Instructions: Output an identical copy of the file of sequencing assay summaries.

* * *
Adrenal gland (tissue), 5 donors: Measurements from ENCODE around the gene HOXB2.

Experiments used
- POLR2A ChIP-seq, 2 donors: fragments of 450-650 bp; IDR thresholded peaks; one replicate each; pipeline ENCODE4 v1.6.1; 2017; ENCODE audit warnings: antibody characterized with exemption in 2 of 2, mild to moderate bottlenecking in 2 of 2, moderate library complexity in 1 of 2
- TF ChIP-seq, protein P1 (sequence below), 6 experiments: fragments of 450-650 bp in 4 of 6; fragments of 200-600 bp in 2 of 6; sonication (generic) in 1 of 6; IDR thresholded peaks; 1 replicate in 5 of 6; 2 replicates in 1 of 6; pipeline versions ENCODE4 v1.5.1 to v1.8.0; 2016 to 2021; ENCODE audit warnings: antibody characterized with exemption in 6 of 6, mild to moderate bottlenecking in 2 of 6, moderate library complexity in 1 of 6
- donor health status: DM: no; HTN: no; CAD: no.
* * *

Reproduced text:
Adrenal gland (tissue), 5 donors: Measurements from ENCODE around the gene HOXB2.

Experiments used
- POLR2A ChIP-seq, 2 donors: fragments of 450-650 bp; IDR thresholded peaks; one replicate each; pipeline ENCODE4 v1.6.1; 2017; ENCODE audit warnings: antibody characterized with exemption in 2 of 2, mild to moderate bottlenecking in 2 of 2, moderate library complexity in 1 of 2
- TF ChIP-seq, protein P1 (sequence below), 6 experiments: fragments of 450-650 bp in 4 of 6; fragments of 200-600 bp in 2 of 6; sonication (generic) in 1 of 6; IDR thresholded peaks; 1 replicate in 5 of 6; 2 replicates in 1 of 6; pipeline versions ENCODE4 v1.5.1 to v1.8.0; 2016 to 2021; ENCODE audit warnings: antibody characterized with exemption in 6 of 6, mild to moderate bottlenecking in 2 of 6, moderate library complexity in 1 of 6
- donor health status: DM: no; HTN: no; CAD: no.